At work right now, the big talk is the federal pay freeze. As a federal employee, this affects me, and I have to admit, my reaction is “Well, it sucks, but it’s only fair.” I honestly can’t complain. I know that I’m lucky to have a job and to not be worried about layoffs (though there is always a chance of a reduction in force). Some in Congress are pushing for a 10% pay cut for federal employees. That would be much harder to swallow. But a freeze? Okay.
Sure, our health insurance is going up 10%. So my paychecks will ultimately be smaller next year. I’ll make it work. But for some of my coworkers, it does put them in a bit of a pinch. Some are quite angry. Others share my opinion.
This is likely going to be the driving force needed to get people eligible for retirement to decide to leave. That’s good and bad. Good because it frees up some great work opportunities. Bad because if we’re on a hiring freeze, we won’t be able to replace them, and everyone will be doing a lot more work. But hey. I’m employed. I have a good job. I get a paycheck and I have good benefits. I have no room to complain.
Megan is a 30-something government employee in the Washington, DC area. She got interested in Personal Finance when she got out of college and realized that her paycheck wasn’t going to go as far as she had hoped. Since starting this blog, she has managed to buy a house and make a solid start on her retirement goals, and hopes to help others do the same. Here is her story:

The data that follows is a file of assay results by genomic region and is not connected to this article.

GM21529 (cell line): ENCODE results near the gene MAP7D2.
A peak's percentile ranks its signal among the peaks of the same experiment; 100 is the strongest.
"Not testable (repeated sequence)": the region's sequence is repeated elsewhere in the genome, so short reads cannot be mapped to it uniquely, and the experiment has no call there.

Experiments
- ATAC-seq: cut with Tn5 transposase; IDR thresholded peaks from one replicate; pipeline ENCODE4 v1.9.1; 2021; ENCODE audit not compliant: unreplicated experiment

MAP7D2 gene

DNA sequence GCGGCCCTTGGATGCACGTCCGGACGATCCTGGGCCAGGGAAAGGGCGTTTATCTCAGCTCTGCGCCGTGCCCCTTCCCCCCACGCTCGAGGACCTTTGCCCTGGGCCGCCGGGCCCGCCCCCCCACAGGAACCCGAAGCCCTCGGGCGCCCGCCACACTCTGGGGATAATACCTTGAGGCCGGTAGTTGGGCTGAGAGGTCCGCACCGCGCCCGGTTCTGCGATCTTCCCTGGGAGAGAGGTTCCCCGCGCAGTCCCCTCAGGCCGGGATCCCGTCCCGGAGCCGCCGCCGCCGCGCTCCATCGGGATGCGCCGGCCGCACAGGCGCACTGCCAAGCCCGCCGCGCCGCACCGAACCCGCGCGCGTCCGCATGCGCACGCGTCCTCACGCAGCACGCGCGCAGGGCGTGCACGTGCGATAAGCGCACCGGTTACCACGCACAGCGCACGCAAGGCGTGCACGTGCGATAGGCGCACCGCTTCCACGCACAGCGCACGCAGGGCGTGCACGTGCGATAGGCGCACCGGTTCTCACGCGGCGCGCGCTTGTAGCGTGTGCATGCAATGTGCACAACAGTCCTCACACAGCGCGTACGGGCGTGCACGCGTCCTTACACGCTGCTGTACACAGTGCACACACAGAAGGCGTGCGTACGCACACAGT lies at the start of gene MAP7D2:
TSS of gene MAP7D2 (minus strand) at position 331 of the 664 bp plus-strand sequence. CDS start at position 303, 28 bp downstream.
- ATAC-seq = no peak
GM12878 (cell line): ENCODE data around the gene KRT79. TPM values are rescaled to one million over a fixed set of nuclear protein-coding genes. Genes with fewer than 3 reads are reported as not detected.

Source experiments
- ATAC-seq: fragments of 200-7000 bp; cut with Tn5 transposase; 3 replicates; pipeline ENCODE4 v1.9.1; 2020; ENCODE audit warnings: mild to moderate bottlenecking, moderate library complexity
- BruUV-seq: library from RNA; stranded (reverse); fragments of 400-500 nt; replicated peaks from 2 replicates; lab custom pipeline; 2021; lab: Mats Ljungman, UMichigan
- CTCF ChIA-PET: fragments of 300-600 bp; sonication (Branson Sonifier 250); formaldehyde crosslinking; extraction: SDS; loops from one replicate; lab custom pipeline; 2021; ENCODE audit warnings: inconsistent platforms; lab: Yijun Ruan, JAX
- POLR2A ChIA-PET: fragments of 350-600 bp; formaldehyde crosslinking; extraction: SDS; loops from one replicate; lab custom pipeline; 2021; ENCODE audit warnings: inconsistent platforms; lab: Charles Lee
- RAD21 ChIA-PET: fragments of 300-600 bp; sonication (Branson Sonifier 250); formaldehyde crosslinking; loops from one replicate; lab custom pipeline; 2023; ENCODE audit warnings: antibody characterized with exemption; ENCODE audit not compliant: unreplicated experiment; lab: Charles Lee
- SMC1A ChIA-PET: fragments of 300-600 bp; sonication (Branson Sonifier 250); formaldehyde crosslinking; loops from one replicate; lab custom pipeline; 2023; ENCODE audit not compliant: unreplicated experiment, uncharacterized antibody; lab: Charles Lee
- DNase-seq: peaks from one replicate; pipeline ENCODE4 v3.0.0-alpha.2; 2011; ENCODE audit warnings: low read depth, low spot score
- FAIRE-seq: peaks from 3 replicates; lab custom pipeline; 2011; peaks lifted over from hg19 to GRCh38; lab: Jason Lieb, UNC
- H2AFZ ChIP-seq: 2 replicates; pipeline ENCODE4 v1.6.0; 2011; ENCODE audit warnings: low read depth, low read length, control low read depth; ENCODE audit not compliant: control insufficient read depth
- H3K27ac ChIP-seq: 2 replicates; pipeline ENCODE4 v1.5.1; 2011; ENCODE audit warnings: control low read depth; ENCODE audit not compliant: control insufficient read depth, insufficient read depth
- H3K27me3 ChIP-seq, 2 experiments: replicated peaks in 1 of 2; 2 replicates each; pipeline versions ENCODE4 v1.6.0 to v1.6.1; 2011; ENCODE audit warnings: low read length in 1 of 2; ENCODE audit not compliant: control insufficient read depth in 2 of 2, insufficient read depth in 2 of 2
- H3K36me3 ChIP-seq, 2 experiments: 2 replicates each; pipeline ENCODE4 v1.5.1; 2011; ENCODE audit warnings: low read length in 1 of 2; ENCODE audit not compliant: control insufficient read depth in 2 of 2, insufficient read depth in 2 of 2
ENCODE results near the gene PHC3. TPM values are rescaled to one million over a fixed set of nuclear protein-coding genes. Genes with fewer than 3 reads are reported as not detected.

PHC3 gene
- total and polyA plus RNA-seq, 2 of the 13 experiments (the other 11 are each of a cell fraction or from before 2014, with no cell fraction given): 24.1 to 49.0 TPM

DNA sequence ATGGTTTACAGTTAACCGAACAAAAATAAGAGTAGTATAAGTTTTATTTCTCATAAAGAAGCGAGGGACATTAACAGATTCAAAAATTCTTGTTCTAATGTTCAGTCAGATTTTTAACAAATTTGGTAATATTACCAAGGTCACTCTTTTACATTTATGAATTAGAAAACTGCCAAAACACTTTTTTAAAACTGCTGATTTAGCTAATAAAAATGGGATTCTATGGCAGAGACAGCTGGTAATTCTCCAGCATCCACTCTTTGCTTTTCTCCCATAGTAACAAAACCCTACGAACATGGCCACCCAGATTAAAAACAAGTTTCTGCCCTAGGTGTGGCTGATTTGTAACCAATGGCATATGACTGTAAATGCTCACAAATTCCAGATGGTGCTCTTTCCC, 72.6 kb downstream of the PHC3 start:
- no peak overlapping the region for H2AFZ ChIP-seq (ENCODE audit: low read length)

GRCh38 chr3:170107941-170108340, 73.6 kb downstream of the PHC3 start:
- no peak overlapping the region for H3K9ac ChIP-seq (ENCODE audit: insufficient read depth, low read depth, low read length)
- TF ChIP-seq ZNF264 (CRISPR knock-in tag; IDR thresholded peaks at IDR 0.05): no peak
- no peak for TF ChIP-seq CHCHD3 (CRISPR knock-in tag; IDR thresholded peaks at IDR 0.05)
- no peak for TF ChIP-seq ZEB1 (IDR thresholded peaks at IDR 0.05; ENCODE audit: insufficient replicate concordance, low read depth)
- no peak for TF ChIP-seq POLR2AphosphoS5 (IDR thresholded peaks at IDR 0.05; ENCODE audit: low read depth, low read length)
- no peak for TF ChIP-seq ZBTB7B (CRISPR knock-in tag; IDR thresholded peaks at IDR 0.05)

In 2007, I was a gainfully employed 20-something with no debt but not a lot of knowledge about personal finance. It was a co-worker’s comment about Roth IRAs that sent me to the internet, searching for information. It was then that I realized that I really didn’t know a whole lot about personal finance and that my current financial situation was due a lot to inherent frugal tendencies, generous family members, a fear of debt, and good luck. While that was working for me, clearly I needed a better plan.
While I had no debt, I was also pretty much living paycheck to paycheck and not worrying about going over budget (I say this as if I had a real budget) because I had an emergency fund set aside to cover any overages.
Except that’s not what an emergency fund is for.
So I did a lot of research, read a lot of blogs, and decided that I needed a plan. I needed to budget. I needed to know what I was spending my money on. I needed to prepare for the future.
I decided to create a blog not only to make myself accountable to others but also to share the knowledge that I gained along the way. I’ve learned so much from my fellow bloggers, and I hope that my readers can find something useful in what I have to share as well.